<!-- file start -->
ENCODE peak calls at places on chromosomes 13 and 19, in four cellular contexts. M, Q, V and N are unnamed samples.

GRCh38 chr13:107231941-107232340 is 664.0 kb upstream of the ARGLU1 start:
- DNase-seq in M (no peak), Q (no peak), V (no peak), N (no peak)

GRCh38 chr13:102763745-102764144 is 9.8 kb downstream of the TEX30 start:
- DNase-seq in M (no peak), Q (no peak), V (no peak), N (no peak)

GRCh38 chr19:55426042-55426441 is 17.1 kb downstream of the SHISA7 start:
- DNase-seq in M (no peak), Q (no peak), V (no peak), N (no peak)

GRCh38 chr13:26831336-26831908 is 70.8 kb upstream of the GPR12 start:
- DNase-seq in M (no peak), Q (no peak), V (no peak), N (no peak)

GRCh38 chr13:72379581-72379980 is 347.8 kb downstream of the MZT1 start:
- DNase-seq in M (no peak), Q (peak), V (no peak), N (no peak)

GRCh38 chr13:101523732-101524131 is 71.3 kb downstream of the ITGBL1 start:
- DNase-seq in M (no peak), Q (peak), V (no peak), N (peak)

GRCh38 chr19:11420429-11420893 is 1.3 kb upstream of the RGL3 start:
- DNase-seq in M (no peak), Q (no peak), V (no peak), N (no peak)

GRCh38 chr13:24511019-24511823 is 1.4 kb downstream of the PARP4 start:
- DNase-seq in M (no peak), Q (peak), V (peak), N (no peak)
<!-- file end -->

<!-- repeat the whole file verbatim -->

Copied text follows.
ENCODE peak calls at places on chromosomes 13 and 19, in four cellular contexts. M, Q, V and N are unnamed samples.

GRCh38 chr13:107231941-107232340 is 664.0 kb upstream of the ARGLU1 start:
- DNase-seq in M (no peak), Q (no peak), V (no peak), N (no peak)

GRCh38 chr13:102763745-102764144 is 9.8 kb downstream of the TEX30 start:
- DNase-seq in M (no peak), Q (no peak), V (no peak), N (no peak)

GRCh38 chr19:55426042-55426441 is 17.1 kb downstream of the SHISA7 start:
- DNase-seq in M (no peak), Q (no peak), V (no peak), N (no peak)

GRCh38 chr13:26831336-26831908 is 70.8 kb upstream of the GPR12 start:
- DNase-seq in M (no peak), Q (no peak), V (no peak), N (no peak)

GRCh38 chr13:72379581-72379980 is 347.8 kb downstream of the MZT1 start:
- DNase-seq in M (no peak), Q (peak), V (no peak), N (no peak)

GRCh38 chr13:101523732-101524131 is 71.3 kb downstream of the ITGBL1 start:
- DNase-seq in M (no peak), Q (peak), V (no peak), N (peak)

GRCh38 chr19:11420429-11420893 is 1.3 kb upstream of the RGL3 start:
- DNase-seq in M (no peak), Q (no peak), V (no peak), N (no peak)

GRCh38 chr13:24511019-24511823 is 1.4 kb downstream of the PARP4 start:
- DNase-seq in M (no peak), Q (peak), V (peak), N (no peak)